Six Words to Avoid in Law School Personal Statements

A personal statement is your best opportunity to present yourself to law school admissions officers. Having read thousands of personal statements, here are the six words and phrases that make me cringe – and waste precious words in making your point.

1. Worldview

I’m not convinced this is really a word, and if it is, let’s pretend it’s not.

2. Personally…

It’s a personal statement – of course everything you say is your own personal opinion. If it’s not, you’re doing something wrong.
3. In Conclusion…
Blech! Just conclude; Don’t announce that you’re concluding.

4. I Believe

It doesn’t matter what you believe about your ability to succeed in law school or what you believe is important in your application – the fact that you believe it is immaterial. Just state the facts so that the reader’s independently-arrived at conclusion is that he or she believes whatever you’re trying to prove.

5. Unique

Very few things in this world are “unique”, especially the use of the word ‘unique’.

6. Firsthand Experience

What is a second hand experience and why would anyone write about it? Of course your experiences are “firsthand”….Again, I’m not convinced this should really be a word.

A great personal statement can really make a difference in your law school application.

For more personal statement tips, see these articles and videos:
Winning Personal Statement Topics for Law School
How to Write a Law School Personal Statement

Or schedule a consultation about my Personal Statement Plus service.

20 thoughts on “Six Words to Avoid in Law School Personal Statements

  1. Bjargar on said:

    Aarg- this is why you shouldn’t read things like this mere minutes AFTER sending off an app. I used the “I believe…” construction in the penultimate sentence of one of my essays, and reading over it now it’s clear the sentence would be much stronger without it. Oh well…I believe I’ve learned my lesson, at least.

  2. Ann K. Levine, Esq. on said:

    The answer is that it depends what you are trying to explain. Some things can be explained in a sentence or two and others might require a page….
    Stick to the facts of the circumstances and don’t over-embellish your embarrasment.

  3. Anonymous on said:

    I made a mistake on my application and sent the wrong addendum. i proofread everything but after moving documents, saving and re-saving, two got mixed up. Is it wise to call the law school, inform them of the mistake, and re-send the correct addendum?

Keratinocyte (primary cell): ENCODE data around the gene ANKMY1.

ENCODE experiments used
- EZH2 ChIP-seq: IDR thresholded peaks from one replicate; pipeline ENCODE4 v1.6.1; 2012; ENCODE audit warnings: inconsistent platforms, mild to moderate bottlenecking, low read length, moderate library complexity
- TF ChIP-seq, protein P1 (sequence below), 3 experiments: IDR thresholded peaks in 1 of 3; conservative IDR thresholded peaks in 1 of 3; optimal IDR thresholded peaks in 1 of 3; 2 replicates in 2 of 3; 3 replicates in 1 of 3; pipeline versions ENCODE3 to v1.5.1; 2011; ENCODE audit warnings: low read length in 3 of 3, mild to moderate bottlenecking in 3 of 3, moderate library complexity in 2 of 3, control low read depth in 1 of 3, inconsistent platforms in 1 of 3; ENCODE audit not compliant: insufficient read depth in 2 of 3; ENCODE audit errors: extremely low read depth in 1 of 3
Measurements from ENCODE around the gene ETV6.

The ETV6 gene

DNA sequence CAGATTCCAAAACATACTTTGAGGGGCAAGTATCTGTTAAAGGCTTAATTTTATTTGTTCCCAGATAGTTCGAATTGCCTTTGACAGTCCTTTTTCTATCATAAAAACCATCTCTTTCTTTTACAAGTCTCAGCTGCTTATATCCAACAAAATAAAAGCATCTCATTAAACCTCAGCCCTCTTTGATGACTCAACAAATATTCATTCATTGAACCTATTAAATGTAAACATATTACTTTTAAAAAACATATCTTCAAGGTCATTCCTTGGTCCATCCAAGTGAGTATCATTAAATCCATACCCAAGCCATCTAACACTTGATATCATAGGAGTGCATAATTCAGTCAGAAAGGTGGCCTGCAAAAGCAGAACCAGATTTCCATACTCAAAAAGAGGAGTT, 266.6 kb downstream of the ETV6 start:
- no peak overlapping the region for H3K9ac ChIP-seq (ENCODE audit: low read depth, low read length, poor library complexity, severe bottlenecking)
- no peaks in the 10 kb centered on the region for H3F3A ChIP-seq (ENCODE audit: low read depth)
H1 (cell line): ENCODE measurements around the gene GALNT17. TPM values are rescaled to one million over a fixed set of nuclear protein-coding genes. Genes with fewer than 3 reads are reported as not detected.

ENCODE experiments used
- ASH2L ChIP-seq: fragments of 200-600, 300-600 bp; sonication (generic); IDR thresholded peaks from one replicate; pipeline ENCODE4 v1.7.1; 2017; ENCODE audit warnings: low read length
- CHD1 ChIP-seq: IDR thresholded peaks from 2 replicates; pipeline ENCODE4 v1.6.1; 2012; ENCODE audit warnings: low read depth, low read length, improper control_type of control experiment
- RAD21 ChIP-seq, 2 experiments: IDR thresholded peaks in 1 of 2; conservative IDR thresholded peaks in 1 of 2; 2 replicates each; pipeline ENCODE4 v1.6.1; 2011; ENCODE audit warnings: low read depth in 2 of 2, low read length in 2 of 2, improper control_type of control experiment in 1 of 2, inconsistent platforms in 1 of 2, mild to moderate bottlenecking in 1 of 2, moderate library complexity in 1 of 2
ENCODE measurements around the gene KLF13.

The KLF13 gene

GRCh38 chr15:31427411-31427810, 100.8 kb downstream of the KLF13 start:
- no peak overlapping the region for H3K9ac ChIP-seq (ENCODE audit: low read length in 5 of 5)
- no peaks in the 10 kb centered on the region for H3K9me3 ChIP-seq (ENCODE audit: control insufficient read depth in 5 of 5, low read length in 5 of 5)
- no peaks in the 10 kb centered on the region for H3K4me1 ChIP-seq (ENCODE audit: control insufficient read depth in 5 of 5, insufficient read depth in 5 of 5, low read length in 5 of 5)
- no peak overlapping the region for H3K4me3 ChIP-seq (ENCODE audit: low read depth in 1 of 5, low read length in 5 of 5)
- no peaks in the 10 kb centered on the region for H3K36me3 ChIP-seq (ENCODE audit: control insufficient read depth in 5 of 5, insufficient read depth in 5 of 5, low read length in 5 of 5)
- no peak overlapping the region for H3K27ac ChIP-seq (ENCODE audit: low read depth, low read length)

4. Anonymous on said:

    Is it ok to allude to a rape in your personal statement, in connection with how it temporarily set you back in college and led your life to its current direction? (With nothing graphic, mentioned only in 1 paragraph)
    I know it’s a bit risky, but I feel it had the greatest impact on my life..
    Thanks for your feedback in advance.

  5. Ann K. Levine, Esq. on said:

    It’s hard for me to say without reading it, but it seems perfectly appropriate. I always prefer for people to come out and say things rather than “allude” however.

  6. Anonymous on said:

    Would you be able to provide us with some more common flaws that make adcoms itch or groan as if they’ve got their finger caught in the door?
    My app is due Nov 3rd, I’d love to make sure I’ve ridded myself of all vulgarities by then. I hope this is possible.

  7. Jason on said:

    Hi Anne,

    Can you comment on the extent to which a personal statement should be tailored from school to school?

    Also thanks for talking with me during the initial consultation! You really helped me get my school selections worked out. I just bought the book and am pumped to start the process.

  8. Emaknz on said:

    I’m a freshman in high school and my English teacher HATES it when she finds a paper like that. We’re knocked down a full letter grade every time we use the first person. It’s hard for me to believe that there are students applying to law school with essays like that.

  9. Dr. Jones on said:

    As I tell my legal writing students, “penultimate” means ‘next to last’ ; “ultimate” means ‘last’. Be careful not to confuse them. :D

  10. Prof Chase on said:

    You shouldn’t use the word ‘literally’ but if you do please make sure you understand what it means. Your heart did not literally sink, you did not literally get kicked out of anywhere, you were not literally devastated, and your last few years were not literally a roller coaster of emotions…to cite a few examples.

  11. Sometimes people use phrases like “to conclude” or “I believe” mainly for writing style because it sets a certain mood that may go with his or her story. Is it really that bad to use these phrases in this context? I honestly don’t understand. As a creative writer, certain wording is mainly used just for style and it’s a way of expressing yourself. I don’t see why it’s such a problem.

    • Ann Levine on said:

      Hi Bri,
      I’m working on some, I promise! I’ve just been so busy helping my clients I haven’t had time. But I’m planning to release an updated version of The Law School Admission Game before fall, so keep an eye out for that.

  12. Anonymous on said:

    So…. what you’re saying is I should probably rethink my personal statement?? –> “My unique firsthand experiences have helped me develop a worldview which leads me to personally believe I am an outstanding candidate for law school. In conclusion, I believe I would be an asset to any university.” ;)

  13. Abdullah on said:

    Thanks Ann. I started gathering my ideas, but I am not sure how to start my first paragraph, Is a personal story acceptable or should I state a clear statement explaining the issue I am about to introduce.

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